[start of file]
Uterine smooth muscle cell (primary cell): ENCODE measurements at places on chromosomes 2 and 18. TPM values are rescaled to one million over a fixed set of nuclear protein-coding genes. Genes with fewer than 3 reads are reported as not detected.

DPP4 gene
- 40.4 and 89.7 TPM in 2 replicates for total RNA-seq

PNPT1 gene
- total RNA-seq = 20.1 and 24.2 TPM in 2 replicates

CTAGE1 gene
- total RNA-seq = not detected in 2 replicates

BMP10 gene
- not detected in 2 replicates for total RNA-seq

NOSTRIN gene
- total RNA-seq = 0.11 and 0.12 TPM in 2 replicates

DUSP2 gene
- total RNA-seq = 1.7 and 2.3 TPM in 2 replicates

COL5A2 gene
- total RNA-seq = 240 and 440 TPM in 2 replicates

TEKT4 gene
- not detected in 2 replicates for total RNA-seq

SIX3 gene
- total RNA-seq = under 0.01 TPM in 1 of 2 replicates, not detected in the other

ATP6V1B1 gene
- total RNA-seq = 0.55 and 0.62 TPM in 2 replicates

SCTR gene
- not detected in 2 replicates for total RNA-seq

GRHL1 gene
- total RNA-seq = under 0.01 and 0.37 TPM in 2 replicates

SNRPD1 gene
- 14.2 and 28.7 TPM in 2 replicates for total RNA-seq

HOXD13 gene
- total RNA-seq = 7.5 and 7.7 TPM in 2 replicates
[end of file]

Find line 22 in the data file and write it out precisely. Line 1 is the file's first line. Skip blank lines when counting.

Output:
SCTR gene